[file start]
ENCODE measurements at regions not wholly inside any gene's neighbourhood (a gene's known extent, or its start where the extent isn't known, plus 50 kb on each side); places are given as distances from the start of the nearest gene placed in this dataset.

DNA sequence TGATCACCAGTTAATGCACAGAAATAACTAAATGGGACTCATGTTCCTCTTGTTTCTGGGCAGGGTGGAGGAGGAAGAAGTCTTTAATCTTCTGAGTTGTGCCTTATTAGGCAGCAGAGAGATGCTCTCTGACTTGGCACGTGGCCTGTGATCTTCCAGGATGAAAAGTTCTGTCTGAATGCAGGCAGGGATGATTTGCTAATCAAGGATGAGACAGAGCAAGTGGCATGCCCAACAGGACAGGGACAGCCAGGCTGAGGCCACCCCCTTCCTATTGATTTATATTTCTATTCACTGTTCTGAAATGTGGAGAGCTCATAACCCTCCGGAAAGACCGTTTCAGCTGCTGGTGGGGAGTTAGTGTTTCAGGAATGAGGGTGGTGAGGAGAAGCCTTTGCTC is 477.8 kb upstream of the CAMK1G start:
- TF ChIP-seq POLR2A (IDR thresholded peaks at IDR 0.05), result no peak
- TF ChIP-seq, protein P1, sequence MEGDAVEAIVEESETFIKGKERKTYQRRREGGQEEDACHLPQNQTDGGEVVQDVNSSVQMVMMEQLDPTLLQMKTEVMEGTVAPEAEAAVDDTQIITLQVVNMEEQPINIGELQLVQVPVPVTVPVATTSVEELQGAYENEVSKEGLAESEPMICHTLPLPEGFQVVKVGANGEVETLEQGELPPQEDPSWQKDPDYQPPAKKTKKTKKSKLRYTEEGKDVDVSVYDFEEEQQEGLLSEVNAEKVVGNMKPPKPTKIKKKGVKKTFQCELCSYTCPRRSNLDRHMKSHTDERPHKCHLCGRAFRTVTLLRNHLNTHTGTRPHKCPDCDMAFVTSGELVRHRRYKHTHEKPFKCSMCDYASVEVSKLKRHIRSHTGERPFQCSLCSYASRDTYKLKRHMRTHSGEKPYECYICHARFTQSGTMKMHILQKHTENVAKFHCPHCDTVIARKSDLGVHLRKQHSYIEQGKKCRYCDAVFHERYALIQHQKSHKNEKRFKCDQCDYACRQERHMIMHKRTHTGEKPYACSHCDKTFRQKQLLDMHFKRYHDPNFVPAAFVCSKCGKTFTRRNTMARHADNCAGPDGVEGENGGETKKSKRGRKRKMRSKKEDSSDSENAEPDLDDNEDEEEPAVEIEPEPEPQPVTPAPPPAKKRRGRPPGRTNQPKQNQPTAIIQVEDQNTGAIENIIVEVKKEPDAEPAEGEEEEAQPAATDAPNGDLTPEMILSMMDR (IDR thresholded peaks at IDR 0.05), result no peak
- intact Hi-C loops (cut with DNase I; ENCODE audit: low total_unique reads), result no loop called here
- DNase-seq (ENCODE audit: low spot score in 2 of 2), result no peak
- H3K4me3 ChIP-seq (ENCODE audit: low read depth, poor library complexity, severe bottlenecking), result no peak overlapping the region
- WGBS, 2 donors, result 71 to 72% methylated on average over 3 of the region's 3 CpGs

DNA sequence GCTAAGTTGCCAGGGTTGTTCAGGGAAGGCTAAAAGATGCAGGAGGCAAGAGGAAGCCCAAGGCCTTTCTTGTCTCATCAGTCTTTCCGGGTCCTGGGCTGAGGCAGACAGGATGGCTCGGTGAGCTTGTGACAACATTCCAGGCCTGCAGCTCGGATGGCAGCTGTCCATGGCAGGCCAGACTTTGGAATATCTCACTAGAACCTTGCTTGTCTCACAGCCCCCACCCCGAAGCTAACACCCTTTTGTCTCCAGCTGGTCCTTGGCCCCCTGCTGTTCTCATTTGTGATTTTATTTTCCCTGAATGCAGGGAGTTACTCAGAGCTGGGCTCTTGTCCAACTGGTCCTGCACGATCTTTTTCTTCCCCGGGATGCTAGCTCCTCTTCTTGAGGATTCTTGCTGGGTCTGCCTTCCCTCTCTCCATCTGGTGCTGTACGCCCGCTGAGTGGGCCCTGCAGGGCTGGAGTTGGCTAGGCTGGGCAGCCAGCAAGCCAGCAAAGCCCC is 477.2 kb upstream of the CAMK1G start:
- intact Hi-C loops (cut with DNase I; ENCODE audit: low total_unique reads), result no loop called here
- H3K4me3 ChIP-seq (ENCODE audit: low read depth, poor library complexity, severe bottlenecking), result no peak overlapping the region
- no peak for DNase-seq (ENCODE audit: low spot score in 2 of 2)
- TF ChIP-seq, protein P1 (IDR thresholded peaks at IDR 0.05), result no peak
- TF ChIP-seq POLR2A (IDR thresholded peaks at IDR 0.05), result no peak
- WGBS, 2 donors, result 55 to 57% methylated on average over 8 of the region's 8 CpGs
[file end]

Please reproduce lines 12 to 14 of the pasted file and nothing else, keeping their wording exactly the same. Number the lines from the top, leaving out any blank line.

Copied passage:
- no peak for DNase-seq (ENCODE audit: low spot score in 2 of 2)
- TF ChIP-seq, protein P1 (IDR thresholded peaks at IDR 0.05), result no peak
- TF ChIP-seq POLR2A (IDR thresholded peaks at IDR 0.05), result no peak